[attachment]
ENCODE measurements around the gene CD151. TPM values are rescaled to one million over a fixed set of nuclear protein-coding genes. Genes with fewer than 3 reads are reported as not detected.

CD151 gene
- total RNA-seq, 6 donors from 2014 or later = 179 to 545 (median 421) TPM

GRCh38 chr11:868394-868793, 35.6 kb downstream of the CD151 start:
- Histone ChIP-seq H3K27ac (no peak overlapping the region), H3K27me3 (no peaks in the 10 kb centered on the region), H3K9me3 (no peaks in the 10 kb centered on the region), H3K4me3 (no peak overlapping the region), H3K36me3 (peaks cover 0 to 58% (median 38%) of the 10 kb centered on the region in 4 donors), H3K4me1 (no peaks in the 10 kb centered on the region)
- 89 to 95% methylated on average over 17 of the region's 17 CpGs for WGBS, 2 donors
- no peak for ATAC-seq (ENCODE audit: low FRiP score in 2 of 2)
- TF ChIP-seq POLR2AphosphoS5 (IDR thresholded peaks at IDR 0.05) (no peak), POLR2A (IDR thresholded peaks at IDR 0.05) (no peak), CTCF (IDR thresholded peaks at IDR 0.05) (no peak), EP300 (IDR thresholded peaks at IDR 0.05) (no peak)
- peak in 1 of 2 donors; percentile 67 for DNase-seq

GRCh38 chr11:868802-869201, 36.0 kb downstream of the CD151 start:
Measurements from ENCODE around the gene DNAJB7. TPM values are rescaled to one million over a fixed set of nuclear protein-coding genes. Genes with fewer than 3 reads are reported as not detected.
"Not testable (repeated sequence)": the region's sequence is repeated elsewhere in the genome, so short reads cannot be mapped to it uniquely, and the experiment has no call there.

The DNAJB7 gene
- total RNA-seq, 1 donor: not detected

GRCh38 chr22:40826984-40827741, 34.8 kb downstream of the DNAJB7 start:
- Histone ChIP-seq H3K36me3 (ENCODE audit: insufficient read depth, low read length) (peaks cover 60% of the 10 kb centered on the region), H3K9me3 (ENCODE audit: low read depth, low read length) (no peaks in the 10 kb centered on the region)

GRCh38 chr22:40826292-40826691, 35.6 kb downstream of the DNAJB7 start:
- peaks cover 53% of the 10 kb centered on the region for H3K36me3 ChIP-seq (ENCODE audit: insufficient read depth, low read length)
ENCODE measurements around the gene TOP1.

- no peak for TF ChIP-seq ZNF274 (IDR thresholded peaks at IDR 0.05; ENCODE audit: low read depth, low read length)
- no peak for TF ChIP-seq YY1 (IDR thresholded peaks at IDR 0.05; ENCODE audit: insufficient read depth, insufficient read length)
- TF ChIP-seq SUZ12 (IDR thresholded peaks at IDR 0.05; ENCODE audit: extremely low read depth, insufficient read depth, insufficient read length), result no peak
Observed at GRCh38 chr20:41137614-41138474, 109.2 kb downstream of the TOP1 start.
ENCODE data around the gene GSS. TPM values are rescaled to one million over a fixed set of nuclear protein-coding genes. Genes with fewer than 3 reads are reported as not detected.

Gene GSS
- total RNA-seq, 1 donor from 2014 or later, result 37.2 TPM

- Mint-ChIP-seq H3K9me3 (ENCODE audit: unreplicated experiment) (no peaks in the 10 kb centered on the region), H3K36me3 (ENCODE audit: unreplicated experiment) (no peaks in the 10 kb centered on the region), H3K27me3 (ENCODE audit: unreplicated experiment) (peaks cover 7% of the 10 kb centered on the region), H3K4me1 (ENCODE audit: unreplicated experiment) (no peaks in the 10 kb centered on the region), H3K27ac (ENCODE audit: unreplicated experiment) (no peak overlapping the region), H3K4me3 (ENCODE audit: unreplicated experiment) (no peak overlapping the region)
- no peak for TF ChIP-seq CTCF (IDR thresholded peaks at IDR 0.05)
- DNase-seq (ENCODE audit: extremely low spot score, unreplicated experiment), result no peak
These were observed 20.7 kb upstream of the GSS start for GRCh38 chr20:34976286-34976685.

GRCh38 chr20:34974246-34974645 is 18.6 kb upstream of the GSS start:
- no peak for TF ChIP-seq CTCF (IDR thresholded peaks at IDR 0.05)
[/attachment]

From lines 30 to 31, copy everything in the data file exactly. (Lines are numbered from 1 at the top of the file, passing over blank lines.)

These were observed 20.7 kb upstream of the GSS start for GRCh38 chr20:34976286-34976685.

GRCh38 chr20:34974246-34974645 is 18.6 kb upstream of the GSS start: